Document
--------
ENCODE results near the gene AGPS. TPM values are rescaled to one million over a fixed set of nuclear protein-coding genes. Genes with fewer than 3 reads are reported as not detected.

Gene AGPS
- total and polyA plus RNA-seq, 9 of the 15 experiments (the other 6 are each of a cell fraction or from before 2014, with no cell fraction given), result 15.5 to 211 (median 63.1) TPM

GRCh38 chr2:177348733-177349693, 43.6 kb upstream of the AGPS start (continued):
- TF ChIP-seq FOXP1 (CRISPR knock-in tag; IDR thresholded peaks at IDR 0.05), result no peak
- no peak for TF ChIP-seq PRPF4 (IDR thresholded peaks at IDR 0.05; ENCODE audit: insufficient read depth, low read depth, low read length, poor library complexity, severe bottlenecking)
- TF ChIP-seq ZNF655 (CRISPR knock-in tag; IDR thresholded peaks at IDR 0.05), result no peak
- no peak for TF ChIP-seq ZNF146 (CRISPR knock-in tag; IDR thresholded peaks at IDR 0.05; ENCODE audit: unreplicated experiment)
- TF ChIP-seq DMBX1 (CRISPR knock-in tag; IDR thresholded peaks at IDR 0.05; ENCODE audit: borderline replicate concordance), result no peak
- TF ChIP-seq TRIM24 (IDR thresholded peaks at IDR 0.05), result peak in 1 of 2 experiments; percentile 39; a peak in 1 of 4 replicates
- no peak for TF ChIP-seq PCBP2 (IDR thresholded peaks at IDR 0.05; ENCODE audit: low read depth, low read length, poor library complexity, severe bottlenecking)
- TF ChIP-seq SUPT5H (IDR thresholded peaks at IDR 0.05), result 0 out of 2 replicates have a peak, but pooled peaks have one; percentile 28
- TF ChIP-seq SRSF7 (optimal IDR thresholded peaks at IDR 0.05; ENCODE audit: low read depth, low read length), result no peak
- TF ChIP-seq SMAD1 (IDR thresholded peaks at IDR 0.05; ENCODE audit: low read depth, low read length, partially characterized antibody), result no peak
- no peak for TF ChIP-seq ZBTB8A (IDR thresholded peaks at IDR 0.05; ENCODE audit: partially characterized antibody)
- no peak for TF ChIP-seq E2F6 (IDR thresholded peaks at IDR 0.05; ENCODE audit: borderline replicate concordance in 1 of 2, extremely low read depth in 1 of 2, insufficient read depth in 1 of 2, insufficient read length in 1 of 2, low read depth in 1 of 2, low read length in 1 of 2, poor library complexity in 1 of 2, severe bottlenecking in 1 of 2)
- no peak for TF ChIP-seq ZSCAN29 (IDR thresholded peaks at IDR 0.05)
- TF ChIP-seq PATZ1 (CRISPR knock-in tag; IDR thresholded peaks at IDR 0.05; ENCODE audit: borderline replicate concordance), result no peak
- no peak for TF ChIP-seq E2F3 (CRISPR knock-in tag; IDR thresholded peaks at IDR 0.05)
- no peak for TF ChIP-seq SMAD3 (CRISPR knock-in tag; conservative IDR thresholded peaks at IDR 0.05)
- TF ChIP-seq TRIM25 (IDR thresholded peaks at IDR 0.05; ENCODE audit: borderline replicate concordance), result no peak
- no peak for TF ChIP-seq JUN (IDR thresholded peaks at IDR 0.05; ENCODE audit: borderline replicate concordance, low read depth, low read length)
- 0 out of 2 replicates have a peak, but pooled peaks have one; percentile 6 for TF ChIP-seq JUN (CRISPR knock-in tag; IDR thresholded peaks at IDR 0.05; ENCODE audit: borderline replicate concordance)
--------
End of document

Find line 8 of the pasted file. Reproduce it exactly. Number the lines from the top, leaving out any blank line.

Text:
- no peak for TF ChIP-seq ZNF146 (CRISPR knock-in tag; IDR thresholded peaks at IDR 0.05; ENCODE audit: unreplicated experiment)